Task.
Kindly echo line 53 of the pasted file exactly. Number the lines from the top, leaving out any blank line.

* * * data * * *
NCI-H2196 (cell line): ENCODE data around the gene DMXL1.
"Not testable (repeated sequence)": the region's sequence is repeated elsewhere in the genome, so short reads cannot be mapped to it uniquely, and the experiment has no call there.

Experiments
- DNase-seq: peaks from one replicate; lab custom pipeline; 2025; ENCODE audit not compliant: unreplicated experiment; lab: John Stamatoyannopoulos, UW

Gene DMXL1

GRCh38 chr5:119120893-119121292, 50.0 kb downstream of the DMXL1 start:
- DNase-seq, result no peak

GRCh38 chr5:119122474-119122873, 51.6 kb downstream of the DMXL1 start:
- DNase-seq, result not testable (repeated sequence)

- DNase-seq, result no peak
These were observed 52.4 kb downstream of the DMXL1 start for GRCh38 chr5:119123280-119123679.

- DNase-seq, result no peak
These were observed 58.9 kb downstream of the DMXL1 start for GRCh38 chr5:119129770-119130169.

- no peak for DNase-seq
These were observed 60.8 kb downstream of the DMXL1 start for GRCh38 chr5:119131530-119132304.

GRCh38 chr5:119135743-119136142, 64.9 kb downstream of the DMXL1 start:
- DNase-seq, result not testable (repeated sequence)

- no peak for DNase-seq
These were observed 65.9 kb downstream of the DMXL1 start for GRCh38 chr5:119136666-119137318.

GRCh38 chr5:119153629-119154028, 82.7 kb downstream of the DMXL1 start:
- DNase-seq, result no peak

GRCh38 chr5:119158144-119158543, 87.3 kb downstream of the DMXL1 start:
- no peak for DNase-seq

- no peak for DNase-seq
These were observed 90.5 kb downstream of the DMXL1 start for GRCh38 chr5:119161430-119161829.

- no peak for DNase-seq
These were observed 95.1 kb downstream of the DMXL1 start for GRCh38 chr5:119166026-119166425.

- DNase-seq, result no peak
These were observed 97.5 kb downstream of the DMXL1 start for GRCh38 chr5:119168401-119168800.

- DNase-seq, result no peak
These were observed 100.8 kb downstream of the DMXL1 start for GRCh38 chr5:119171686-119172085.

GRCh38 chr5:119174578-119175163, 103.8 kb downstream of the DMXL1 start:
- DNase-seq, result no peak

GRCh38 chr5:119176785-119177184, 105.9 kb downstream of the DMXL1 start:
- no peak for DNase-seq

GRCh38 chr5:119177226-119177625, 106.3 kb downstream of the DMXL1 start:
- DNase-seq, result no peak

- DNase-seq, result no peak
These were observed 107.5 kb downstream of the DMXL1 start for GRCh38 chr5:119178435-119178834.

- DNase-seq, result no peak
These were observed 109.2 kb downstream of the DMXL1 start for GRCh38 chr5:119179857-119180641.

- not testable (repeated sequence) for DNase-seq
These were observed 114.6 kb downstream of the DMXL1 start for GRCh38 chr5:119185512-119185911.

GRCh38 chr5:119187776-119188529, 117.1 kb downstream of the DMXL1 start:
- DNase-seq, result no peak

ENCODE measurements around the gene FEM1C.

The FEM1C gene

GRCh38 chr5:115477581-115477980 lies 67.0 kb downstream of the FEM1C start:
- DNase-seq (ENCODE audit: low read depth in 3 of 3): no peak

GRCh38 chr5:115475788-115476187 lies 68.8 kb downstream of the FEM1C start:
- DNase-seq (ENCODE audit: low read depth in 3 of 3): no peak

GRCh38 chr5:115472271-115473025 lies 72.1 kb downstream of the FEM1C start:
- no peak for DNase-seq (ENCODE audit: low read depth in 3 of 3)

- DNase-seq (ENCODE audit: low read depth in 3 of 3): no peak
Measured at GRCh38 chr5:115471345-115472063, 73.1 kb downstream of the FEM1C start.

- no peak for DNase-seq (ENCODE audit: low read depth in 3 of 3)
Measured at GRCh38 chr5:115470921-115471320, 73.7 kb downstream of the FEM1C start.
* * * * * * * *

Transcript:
- no peak for DNase-seq (ENCODE audit: low read depth in 3 of 3)